Impacts of project or effort on students, fellow faculty, department or institution. If no time to have an impact, anticipated impacts: Participation in the Vision and Change national conversation, and continued on-campus commitment to facilitate deep student learning, has led to a very different Biology discipline at Chadron State College. We have retained the commitment to student learning, added the structures and processes of Vision and Change, sought additional knowledge in recent brain-based learning and student-centered learning theory, and actively maintained conversations that reflect the use of scholarly inquiry in our teaching. The evidence gathered to date reflect both student discomfort with their increased role in the learning process and their lack of having the self-directed learning skills necessary for this to happen. Additional refining of program courses to deliberately stratify expectations and supportive processes is happening. An upper-division survey indicated that students were recognizing increased connections between courses taken across the curriculum in this past year. Senior theses produced in Bioseminar are expected to be at a higher cognitive level, but we will need to gather and interpret that evidence this coming year. Other disciplines within the department (chemistry and geoscience) are now engaged in similar conversations and have implemented the modified flipped-classroom learning approach as well as requiring transferable knowledge to be brought into the course. The synergy from this effort is substantial, as students now have similar expectations in nearly all science courses. The biology faculty are engaged in cross-campus communications regarding student learning, curriculum reform and changing nature of expectations for our graduates. We are recognized as campus leaders, and receive institutional support in our endeavors.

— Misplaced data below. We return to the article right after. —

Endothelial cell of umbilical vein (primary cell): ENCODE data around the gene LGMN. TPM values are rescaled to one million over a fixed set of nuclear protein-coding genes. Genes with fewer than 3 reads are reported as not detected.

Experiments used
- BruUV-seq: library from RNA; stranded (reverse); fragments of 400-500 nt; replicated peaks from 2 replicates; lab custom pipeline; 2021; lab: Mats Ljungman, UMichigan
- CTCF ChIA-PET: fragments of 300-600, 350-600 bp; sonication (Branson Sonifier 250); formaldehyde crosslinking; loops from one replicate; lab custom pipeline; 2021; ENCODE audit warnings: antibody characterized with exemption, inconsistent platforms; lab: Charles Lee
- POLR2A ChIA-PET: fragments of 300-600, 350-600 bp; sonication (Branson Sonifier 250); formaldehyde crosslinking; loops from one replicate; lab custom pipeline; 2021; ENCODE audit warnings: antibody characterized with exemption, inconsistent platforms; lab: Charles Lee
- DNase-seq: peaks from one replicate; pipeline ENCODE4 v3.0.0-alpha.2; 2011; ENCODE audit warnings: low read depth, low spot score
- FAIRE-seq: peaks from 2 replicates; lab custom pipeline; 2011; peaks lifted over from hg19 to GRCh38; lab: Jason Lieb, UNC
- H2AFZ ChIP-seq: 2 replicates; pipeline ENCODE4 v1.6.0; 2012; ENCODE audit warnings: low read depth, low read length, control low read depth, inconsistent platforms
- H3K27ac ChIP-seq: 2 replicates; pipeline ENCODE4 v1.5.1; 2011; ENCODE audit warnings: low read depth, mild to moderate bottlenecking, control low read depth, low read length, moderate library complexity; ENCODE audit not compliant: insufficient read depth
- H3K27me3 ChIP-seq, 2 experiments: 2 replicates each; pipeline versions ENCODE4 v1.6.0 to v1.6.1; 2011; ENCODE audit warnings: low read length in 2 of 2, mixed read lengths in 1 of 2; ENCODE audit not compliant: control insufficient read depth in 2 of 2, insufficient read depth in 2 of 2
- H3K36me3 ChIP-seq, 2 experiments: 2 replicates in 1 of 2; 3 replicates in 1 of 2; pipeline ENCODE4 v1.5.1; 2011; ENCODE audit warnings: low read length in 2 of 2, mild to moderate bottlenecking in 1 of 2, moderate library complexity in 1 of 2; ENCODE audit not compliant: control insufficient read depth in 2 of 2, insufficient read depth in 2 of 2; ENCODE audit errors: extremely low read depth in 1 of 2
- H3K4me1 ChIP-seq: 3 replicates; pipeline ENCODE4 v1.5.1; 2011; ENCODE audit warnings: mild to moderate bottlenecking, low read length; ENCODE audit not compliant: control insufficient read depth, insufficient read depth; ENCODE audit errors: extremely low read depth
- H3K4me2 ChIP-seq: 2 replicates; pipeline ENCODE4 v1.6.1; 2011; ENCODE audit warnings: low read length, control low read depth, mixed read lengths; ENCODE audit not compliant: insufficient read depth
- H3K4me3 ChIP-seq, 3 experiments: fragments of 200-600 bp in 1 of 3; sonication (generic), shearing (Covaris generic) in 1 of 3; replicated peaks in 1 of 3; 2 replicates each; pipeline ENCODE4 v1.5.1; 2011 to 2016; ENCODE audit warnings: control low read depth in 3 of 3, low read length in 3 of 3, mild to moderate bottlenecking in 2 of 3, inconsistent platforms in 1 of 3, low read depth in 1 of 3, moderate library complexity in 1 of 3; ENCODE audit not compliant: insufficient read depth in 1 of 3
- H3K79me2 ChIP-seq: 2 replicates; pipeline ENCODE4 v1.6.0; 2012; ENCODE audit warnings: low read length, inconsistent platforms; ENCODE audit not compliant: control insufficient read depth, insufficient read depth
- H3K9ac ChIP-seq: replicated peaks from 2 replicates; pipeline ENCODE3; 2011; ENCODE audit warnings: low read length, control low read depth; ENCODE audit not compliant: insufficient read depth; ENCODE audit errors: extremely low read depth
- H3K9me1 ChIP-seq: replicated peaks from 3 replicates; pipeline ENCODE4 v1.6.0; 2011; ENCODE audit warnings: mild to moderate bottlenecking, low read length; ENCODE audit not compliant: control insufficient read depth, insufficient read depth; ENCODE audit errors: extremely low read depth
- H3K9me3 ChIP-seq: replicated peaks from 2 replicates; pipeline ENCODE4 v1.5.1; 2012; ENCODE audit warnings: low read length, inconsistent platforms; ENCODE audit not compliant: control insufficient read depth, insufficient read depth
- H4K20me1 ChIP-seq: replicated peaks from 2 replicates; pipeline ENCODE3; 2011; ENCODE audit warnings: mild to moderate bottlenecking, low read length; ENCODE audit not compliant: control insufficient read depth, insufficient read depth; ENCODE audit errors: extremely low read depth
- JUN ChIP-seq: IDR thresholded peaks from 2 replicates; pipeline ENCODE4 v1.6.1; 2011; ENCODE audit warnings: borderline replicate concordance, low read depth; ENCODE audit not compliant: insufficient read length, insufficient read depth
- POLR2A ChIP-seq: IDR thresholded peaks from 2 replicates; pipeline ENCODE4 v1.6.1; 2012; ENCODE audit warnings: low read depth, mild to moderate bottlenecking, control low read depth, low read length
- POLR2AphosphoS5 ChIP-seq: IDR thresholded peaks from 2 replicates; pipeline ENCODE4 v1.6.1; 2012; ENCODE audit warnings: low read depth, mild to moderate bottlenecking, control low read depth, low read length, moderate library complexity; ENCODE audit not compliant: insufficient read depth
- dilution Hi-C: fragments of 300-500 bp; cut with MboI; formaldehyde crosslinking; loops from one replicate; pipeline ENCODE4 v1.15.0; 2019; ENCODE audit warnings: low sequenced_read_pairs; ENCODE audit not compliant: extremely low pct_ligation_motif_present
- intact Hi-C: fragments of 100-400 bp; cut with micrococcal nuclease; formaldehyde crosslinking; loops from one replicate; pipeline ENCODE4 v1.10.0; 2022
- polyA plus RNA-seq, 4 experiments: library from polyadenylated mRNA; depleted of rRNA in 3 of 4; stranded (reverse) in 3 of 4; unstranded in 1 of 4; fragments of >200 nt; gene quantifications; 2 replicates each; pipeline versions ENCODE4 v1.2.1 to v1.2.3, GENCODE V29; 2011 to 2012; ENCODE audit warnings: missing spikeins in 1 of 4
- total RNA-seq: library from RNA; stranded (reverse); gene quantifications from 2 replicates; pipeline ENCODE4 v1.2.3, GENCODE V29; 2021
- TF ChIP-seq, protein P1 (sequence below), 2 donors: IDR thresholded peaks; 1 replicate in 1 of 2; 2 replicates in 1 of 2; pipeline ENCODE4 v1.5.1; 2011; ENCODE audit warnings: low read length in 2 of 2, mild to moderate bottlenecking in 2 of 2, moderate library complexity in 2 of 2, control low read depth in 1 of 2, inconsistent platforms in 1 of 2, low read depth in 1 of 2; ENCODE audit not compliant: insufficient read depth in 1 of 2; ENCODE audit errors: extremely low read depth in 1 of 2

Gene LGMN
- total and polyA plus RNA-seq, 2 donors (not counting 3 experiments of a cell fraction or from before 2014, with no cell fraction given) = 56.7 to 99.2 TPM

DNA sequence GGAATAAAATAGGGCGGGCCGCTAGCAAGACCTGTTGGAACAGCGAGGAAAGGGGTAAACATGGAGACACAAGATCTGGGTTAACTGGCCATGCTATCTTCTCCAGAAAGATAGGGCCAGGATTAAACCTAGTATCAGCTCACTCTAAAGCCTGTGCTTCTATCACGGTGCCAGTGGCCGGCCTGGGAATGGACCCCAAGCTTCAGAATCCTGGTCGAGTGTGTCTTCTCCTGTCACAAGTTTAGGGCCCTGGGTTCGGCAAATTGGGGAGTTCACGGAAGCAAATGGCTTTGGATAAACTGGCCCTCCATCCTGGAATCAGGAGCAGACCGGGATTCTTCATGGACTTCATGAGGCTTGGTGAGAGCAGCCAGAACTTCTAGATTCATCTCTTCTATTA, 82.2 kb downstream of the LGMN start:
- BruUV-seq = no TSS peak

Describe any unexpected challenges you encountered and your methods for dealing with them: Challenges have centered around three main themes: diversity, student discomfort, and time. Our five faculty have different backgrounds, experiences, priorities, and biases. Differing definitions and expectations allowed for substantial and significant conversations, resulting in clearer and deeper understanding of the curriculum. The common goal of improving student learning kept us focused on finding common themes, understandings, and processes while valuing the diversity of our program offerings. A new (5th) faculty hire has just occurred. During the hiring we focused not only on content knowledge but also on the dispositional traits and teaching/learning biases held by the candidates. The new faculty member is eager to be a part of this ongoing curriculum revision, and brings additional diverse perspective to our conversations. Most students are uncomfortable with their expanded role in learning - many have been taught through rote memorization with minimal required knowledge transfer to near- or far-concepts. They are resistant. We are proactive in discussing this with administrative supervisors, as only two of the biology faculty are tenured and disgruntled students can be quite vocal in student ratings that form a part of our annual evaluations. We are deliberate in explaining to students the rationale for our teaching style and the programmatic changes, in a positive and supportive manner that focuses on their success in the future. Biology started our revision discussions one year prior to the institution having a rapid, major change in the essential (general) studies program. The conversations complemented one another, and biology faculty were actively engaged in both initiatives. This time involvement made it difficult to keep the biology momentum moving forward. However, we have strong support of one another, our offices are in close proximity which allows for frequent informal discussions, and we are committed to improving student learning.